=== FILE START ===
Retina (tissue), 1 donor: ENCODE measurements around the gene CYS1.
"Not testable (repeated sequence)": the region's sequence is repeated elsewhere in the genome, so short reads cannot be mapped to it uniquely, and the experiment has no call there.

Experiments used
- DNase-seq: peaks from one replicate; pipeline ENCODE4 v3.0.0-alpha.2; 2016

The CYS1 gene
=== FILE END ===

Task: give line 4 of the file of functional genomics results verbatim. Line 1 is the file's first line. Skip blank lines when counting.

- DNase-seq: peaks from one replicate; pipeline ENCODE4 v3.0.0-alpha.2; 2016